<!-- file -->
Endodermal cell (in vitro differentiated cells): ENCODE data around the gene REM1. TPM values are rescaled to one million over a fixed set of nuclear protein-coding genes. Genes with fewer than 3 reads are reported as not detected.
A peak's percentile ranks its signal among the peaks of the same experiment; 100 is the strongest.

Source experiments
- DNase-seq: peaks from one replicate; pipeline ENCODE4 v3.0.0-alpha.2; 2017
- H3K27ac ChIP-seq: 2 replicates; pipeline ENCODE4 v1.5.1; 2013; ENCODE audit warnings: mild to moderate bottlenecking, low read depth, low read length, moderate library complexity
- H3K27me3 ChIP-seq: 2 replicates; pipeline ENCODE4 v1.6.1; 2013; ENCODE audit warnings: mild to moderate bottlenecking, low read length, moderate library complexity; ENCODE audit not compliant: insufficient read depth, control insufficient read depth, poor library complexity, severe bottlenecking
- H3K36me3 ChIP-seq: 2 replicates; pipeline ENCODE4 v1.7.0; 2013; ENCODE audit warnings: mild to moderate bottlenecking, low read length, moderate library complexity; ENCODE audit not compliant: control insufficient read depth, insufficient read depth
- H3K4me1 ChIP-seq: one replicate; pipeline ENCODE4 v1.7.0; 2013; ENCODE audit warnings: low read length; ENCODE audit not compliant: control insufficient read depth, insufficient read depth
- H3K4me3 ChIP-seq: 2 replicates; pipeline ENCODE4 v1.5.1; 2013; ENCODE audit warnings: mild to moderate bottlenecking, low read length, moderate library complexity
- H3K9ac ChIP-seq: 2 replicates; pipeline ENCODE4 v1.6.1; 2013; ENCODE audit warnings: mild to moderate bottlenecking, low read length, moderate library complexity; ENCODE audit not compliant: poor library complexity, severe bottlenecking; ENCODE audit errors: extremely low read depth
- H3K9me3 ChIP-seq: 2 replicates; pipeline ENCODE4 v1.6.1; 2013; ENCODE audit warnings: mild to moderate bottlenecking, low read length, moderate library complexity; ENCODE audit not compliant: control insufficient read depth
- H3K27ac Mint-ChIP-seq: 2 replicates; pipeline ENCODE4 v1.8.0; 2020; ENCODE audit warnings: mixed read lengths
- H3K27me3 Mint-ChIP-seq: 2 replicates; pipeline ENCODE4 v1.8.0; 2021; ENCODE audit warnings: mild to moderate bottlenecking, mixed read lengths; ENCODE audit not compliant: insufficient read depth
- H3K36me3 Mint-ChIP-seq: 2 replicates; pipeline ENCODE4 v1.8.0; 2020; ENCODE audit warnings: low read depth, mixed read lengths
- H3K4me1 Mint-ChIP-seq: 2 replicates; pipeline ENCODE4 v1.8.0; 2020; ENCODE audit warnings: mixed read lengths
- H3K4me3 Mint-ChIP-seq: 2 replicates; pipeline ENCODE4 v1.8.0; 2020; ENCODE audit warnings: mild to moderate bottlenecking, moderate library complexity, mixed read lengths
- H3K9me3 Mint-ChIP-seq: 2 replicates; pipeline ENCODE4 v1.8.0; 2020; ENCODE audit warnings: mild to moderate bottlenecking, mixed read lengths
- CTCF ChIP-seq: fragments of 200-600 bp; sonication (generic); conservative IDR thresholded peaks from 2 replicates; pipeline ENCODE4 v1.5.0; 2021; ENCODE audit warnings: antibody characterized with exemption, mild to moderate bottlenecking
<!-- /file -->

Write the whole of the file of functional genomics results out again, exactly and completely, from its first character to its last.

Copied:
Endodermal cell (in vitro differentiated cells): ENCODE data around the gene REM1. TPM values are rescaled to one million over a fixed set of nuclear protein-coding genes. Genes with fewer than 3 reads are reported as not detected.
A peak's percentile ranks its signal among the peaks of the same experiment; 100 is the strongest.

Source experiments
- DNase-seq: peaks from one replicate; pipeline ENCODE4 v3.0.0-alpha.2; 2017
- H3K27ac ChIP-seq: 2 replicates; pipeline ENCODE4 v1.5.1; 2013; ENCODE audit warnings: mild to moderate bottlenecking, low read depth, low read length, moderate library complexity
- H3K27me3 ChIP-seq: 2 replicates; pipeline ENCODE4 v1.6.1; 2013; ENCODE audit warnings: mild to moderate bottlenecking, low read length, moderate library complexity; ENCODE audit not compliant: insufficient read depth, control insufficient read depth, poor library complexity, severe bottlenecking
- H3K36me3 ChIP-seq: 2 replicates; pipeline ENCODE4 v1.7.0; 2013; ENCODE audit warnings: mild to moderate bottlenecking, low read length, moderate library complexity; ENCODE audit not compliant: control insufficient read depth, insufficient read depth
- H3K4me1 ChIP-seq: one replicate; pipeline ENCODE4 v1.7.0; 2013; ENCODE audit warnings: low read length; ENCODE audit not compliant: control insufficient read depth, insufficient read depth
- H3K4me3 ChIP-seq: 2 replicates; pipeline ENCODE4 v1.5.1; 2013; ENCODE audit warnings: mild to moderate bottlenecking, low read length, moderate library complexity
- H3K9ac ChIP-seq: 2 replicates; pipeline ENCODE4 v1.6.1; 2013; ENCODE audit warnings: mild to moderate bottlenecking, low read length, moderate library complexity; ENCODE audit not compliant: poor library complexity, severe bottlenecking; ENCODE audit errors: extremely low read depth
- H3K9me3 ChIP-seq: 2 replicates; pipeline ENCODE4 v1.6.1; 2013; ENCODE audit warnings: mild to moderate bottlenecking, low read length, moderate library complexity; ENCODE audit not compliant: control insufficient read depth
- H3K27ac Mint-ChIP-seq: 2 replicates; pipeline ENCODE4 v1.8.0; 2020; ENCODE audit warnings: mixed read lengths
- H3K27me3 Mint-ChIP-seq: 2 replicates; pipeline ENCODE4 v1.8.0; 2021; ENCODE audit warnings: mild to moderate bottlenecking, mixed read lengths; ENCODE audit not compliant: insufficient read depth
- H3K36me3 Mint-ChIP-seq: 2 replicates; pipeline ENCODE4 v1.8.0; 2020; ENCODE audit warnings: low read depth, mixed read lengths
- H3K4me1 Mint-ChIP-seq: 2 replicates; pipeline ENCODE4 v1.8.0; 2020; ENCODE audit warnings: mixed read lengths
- H3K4me3 Mint-ChIP-seq: 2 replicates; pipeline ENCODE4 v1.8.0; 2020; ENCODE audit warnings: mild to moderate bottlenecking, moderate library complexity, mixed read lengths
- H3K9me3 Mint-ChIP-seq: 2 replicates; pipeline ENCODE4 v1.8.0; 2020; ENCODE audit warnings: mild to moderate bottlenecking, mixed read lengths
- CTCF ChIP-seq: fragments of 200-600 bp; sonication (generic); conservative IDR thresholded peaks from 2 replicates; pipeline ENCODE4 v1.5.0; 2021; ENCODE audit warnings: antibody characterized with exemption, mild to moderate bottlenecking